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Throughout this surprising 2005 season, the Bears did their talking on the field, playing the us-against-the-world theme to perfection.
That's what made this last week so surprising. That's what made Sunday's 29-21 NFC divisional playoff loss to Carolina at Soldier Field so galling.
Nobody ever will be able to prove any direct correlation between the Bears' posturing and their performance. But a week that began with the Bears acting out of character ended with the Bears playing out of character.
Nobody's questioning the Panthers' credentials anymore.
Wasting home-field advantage and a first-round playoff bye, the Bears relived a playoff nightmare, getting shredded for a season-high 434 yards.
In the last 10 years, only three of 20 NFC teams have lost home divisional playoff games. Carolina upset Bears coach Lovie Smith's 2003 Rams defense and the 2001 Bears collapsed to the Eagles at Soldier Field.
And now this.
"It feels [terrible] right now," linebacker Brian Urlacher said. "It's disappointing. You can look at the bright side and say we're a young team and all that good stuff. But this is going to hurt for a while.
"We felt like we could make a run. All week long we felt we had to win in the playoffs to earn people's respect. We didn't do that. So people who doubted us, I guess there's a reason for that."
Some Bears, most vocally Adewale Ogunleye, believed Carolina received too much credit in comments early last week. The Panthers answered with a breathtaking offensive performance that featured Steve Smith catching 12 passes for 218 yards and two touchdowns.
Jake Delhomme, dropped eight times when the Bears won on Nov. 20, threw for 319 yards and three touchdowns while getting sacked just once. His passer rating was 120.6, and he became just the second Bears playoff opponent to throw for 300 yards.
"It starts up front, and we weren't able to get to Delhomme," Ogunleye said. "We weren't covering well. We didn't play well as a defense from top to bottom."
The breakdowns began before some tailgaters packed away their charcoal. Steve Smith streaked past Charles Tillman on the second play from scrimmage, juking Mike Brown at the 10-yard line and scoring on a 58-yard touchdown 55 seconds after kickoff.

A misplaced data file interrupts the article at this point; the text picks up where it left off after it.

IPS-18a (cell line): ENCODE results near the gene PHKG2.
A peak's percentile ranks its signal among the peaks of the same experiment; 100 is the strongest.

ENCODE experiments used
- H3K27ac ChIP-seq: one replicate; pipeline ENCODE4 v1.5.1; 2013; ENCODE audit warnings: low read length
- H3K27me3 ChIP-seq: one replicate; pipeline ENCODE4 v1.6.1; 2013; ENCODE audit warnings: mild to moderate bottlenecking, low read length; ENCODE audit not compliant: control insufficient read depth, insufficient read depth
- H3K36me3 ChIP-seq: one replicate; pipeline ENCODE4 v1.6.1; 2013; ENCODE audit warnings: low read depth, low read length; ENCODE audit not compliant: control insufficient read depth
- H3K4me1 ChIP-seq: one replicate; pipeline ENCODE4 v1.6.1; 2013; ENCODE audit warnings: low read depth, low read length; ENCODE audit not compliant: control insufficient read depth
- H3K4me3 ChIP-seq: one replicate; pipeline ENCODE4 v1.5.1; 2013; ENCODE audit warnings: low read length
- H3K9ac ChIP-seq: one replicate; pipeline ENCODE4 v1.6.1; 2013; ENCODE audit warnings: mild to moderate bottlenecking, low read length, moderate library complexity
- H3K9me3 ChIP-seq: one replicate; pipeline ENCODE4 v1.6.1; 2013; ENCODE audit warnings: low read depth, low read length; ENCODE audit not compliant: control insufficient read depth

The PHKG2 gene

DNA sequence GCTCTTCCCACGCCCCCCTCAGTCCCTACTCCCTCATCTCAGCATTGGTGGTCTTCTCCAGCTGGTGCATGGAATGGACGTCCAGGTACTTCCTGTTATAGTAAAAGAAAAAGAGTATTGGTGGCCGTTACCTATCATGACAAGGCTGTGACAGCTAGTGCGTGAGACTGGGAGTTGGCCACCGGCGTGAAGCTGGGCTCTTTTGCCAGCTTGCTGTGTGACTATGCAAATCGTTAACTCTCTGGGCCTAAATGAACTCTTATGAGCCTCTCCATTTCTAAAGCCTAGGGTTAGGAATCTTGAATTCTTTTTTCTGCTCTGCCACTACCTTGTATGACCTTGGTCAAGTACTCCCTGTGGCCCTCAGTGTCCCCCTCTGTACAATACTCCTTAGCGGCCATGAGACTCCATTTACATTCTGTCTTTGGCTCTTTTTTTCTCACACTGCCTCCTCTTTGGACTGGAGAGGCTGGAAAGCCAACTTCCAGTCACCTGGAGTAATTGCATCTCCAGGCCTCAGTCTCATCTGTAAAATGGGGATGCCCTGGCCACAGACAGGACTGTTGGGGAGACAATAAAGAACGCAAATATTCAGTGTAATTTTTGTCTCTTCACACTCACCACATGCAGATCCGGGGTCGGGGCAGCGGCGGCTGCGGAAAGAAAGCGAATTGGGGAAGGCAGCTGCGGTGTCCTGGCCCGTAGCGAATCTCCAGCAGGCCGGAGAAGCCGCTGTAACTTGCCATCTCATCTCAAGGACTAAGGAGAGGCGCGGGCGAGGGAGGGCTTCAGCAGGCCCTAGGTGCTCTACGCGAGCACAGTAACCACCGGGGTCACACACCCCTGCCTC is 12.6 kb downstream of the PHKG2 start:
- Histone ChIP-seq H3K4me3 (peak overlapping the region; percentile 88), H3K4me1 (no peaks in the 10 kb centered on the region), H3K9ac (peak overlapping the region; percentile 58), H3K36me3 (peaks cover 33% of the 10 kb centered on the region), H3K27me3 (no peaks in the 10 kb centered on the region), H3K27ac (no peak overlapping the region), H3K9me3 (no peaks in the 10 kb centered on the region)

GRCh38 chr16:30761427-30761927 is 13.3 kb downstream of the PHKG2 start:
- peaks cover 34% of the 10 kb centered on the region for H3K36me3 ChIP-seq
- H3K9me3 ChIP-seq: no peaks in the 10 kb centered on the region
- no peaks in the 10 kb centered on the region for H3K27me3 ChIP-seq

Later in the third quarter, when the Bears had closed to within 16-14 on Rex Grossman's 1-yard pass to Desmond Clark, Smith smoked past Chris Thompson, just inserted in the game. Thompson also slipped, allowing Smith to catch a 39-yard touchdown strike from Delhomme in stride.
Thompson was playing because Brown and Jerry Azumah were hurt and Chris Harris was resting cramps on the sideline.
"A cornerback needs to get into a rhythm, and I wasn't able to do that," Thompson said. "I knew they were going to go to him. But covering him is a real task."
Coach Lovie Smith said the Bears were playing a Cover 3 zone defense and cornerbacks needed to play deeper to keep Smith in front of them.
In two games against the Bears, Smith racked up 387 receiving yards. He also beat Tillman for a 46-yard gain to the 2 that set up a John Kasay field goal for a 10-0 Panthers lead.
"We talked about not letting Steve Smith make big plays," defensive coordinator Ron Rivera said. "Obviously, he did that."
The Bears closed to within two points again at 23-21 when fullback Jason McKie scored his first career touchdown on a 3-yard run with 12 minutes 23 seconds remaining.
For the league's top-ranked scoring defense and one that allowed just 61 points in eight home games, 21 points is typically enough. But Carolina responded to that Bears drive by marching 62 yards in seven plays. Steve Smith's 22-yard rush on an end-around provided momentum. Delhomme capped it with a 1-yard touchdown pass to tight end Kris Mangum.
The Bears appeared disorganized before the snap, with Tillman sprinting onto the field and gesturing for help as to his assignment. Lovie Smith downplayed the need for a timeout.
"We had enough time to get on the field," he said. "When they snapped the ball, we knew what we were doing. We just didn't execute."
That could sum up several performances that were completely uncharacteristic of a typically sound fundamental team. The typically reliable Brad Maynard shanked punts. Thomas Jones dropped a screen pass. The crowd of 59,127 booed.
Grossman missed his first five pass attempts but settled into a second-half rhythm and finished 17 of 41 for 192 yards and a 54.1 passer rating. The offense went three-and-out on four of its first five possessions but scored enough points to win.
The defense, so valiant all season, failed the Bears in their quest to reach the NFC championship game for the first time since 1988.
That left Lovie Smith to address a downcast team in a pin-drop quiet locker room.
"I talked to them about the progress we made this year and to look at the season as a whole," Smith said. "We went from 5-11 to 11-6. And we talked about the feeling we have right now. All we can do is do something about it. We're going to have to wait awhile. But we'll be back."